Carbon removal hype is becoming a dangerous distraction


Some argue that governments should also create separate targets to ensure that carbon removal (sometimes called “negative emissions”) does not count toward emissions reduction goals.

“Failure to make such a separation has already hampered climate policy, exaggerating the expected future contribution of negative emissions in climate models, while also obscuring the extent and pace of the investment needed to deliver negative emissions,” McLaren and others argued in Frontiers in Climate in 2019.

Sweden did a version of this, setting a goal of cutting emissions by at least 85% below 1990 levels by 2045 and relying largely on carbon removal to get the rest of the way to zero. The European Union included a similar provision within the proposed European Climate Law, limiting the role of carbon removal to 225 million tons, or a little more than 2 percentage points of the overall goal: a 55% reduction in emissions by 2030.

“It is now set in stone that the overwhelming majority of the EU’s mitigation efforts will need to be done by reducing emissions, with carbon removal helping to go the extra mile,” wrote Frances Wang and Mark Preston Aragonès, both of the ClimateWorks Foundation.

Early stage and high risk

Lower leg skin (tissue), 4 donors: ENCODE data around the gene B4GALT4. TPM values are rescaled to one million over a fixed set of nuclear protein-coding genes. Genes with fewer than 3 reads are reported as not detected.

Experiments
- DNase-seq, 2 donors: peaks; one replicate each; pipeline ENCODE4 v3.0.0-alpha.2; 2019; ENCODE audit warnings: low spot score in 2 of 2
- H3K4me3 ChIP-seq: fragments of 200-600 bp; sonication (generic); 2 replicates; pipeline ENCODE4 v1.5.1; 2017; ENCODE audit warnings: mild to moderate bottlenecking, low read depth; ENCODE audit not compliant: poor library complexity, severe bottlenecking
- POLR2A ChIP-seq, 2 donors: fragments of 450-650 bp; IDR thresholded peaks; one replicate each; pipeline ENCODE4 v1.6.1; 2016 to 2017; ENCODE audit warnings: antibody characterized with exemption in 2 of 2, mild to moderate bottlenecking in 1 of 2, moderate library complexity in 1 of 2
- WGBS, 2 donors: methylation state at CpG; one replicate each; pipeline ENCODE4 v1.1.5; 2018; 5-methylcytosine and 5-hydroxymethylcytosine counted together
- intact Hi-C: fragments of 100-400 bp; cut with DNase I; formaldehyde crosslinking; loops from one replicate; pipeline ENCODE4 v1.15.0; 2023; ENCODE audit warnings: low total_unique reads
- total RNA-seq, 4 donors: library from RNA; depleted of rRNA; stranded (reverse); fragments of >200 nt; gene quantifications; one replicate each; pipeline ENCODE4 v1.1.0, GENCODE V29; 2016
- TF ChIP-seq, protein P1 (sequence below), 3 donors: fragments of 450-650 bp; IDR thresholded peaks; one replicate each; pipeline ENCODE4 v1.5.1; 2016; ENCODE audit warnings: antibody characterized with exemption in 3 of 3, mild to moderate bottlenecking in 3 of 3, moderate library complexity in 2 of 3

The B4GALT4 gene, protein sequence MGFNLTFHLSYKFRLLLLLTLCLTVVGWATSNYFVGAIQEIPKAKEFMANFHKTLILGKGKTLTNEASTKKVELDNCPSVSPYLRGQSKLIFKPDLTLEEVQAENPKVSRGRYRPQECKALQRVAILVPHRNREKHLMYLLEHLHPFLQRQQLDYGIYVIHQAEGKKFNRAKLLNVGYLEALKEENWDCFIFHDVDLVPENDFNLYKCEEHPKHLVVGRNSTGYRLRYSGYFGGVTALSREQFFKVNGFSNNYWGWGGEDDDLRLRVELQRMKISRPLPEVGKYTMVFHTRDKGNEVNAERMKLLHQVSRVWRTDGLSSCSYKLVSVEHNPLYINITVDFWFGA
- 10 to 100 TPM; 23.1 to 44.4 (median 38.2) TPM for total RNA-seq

Sally Benson, a professor of energy resources engineering at Stanford, says the money she sees flowing into carbon-removal startups today strikes her as very similar to the situation in clean tech in the 2000s, when investments poured into technologies that were very early stage and high risk.

Many of those investments didn’t pay off, as companies developing advanced biofuels and alternative solar materials failed in the marketplace.

“I do worry a little bit that that’s where we are with the carbon removal technologies,” she said in an email. “Some of the ones that are most mature and likely to succeed and make a material difference, like BECCS [bioenergy with carbon capture and storage], are getting a lot less attention compared to less mature technologies like direct air capture and mineralization.”

But she stresses that these are likely to be crucial technologies in the future, and “we’ve got to start somewhere.”



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